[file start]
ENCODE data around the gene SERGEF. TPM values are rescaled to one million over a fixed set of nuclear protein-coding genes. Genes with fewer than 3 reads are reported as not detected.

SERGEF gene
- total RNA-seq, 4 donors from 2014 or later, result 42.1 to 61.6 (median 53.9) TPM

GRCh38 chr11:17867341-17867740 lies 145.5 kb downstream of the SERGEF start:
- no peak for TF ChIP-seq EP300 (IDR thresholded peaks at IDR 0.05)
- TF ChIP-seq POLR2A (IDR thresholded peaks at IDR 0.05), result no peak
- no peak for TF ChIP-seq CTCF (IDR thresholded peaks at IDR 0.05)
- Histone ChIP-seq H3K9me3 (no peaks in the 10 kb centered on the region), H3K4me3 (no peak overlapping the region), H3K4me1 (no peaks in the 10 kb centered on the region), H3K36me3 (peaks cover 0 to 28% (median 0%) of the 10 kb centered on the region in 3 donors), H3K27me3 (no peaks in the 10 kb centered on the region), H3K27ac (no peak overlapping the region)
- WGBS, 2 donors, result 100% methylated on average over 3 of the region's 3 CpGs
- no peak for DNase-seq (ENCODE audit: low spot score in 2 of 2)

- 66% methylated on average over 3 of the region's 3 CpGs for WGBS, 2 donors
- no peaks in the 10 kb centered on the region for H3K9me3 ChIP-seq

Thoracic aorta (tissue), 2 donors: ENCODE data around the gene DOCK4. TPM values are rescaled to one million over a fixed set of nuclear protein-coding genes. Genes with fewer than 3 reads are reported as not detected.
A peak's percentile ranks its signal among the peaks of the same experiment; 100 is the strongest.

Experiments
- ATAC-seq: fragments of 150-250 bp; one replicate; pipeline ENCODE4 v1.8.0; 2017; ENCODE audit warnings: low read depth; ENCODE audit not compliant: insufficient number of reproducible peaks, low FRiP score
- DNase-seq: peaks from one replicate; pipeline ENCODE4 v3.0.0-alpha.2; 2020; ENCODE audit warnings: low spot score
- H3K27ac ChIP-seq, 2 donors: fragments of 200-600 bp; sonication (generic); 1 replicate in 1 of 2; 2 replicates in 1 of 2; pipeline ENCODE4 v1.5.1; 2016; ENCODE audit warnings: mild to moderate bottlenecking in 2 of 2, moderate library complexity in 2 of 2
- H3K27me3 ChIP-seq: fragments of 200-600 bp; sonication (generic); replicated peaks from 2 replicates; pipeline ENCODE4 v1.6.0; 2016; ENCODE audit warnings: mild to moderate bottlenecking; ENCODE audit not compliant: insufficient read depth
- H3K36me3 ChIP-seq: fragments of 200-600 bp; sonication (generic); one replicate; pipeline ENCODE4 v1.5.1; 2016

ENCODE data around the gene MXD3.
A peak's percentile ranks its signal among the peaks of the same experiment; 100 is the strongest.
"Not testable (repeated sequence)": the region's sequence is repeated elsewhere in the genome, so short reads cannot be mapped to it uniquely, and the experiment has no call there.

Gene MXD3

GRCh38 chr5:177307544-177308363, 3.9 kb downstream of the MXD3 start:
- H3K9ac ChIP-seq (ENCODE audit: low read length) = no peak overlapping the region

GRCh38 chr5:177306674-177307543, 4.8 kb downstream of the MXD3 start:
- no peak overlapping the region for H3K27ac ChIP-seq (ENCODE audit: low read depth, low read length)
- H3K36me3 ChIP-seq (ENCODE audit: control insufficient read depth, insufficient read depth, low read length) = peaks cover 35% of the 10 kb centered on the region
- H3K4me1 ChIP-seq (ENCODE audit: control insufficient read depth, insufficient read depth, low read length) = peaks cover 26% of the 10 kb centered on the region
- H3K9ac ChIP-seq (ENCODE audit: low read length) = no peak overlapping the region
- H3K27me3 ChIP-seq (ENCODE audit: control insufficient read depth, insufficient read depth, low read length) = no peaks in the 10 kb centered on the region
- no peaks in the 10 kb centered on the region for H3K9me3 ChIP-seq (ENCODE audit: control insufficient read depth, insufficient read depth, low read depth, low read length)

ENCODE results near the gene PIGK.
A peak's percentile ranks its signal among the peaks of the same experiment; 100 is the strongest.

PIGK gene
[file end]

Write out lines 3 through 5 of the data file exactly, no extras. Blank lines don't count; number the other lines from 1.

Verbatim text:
- total RNA-seq, 4 donors from 2014 or later, result 42.1 to 61.6 (median 53.9) TPM

GRCh38 chr11:17867341-17867740 lies 145.5 kb downstream of the SERGEF start:
- no peak for TF ChIP-seq EP300 (IDR thresholded peaks at IDR 0.05)